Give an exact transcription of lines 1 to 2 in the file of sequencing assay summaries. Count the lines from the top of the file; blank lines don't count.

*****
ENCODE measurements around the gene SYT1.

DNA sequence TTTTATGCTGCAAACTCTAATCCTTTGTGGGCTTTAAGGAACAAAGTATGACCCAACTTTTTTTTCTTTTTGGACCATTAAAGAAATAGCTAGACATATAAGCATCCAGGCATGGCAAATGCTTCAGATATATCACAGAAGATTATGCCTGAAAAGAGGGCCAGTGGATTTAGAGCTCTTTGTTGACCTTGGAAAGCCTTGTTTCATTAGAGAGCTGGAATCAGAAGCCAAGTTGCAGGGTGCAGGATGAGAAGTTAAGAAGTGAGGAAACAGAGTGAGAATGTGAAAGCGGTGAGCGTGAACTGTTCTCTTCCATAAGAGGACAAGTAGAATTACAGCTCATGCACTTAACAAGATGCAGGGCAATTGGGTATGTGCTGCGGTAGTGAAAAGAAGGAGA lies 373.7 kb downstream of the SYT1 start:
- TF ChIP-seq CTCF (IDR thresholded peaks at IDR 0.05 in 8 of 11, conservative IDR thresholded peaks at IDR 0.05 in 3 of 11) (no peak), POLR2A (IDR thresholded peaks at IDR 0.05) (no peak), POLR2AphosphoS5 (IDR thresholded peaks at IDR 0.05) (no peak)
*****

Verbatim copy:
ENCODE measurements around the gene SYT1.

DNA sequence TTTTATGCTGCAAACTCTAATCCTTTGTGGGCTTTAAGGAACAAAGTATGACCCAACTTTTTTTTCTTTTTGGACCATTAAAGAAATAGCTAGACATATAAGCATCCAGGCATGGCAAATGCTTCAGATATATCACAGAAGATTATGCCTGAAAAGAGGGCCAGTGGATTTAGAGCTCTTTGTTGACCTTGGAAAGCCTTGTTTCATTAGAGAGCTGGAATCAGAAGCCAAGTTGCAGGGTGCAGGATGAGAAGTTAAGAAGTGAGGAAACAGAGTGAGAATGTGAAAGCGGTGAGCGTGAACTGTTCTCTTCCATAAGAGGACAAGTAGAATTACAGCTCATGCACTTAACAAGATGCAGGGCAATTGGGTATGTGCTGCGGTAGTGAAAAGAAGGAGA lies 373.7 kb downstream of the SYT1 start: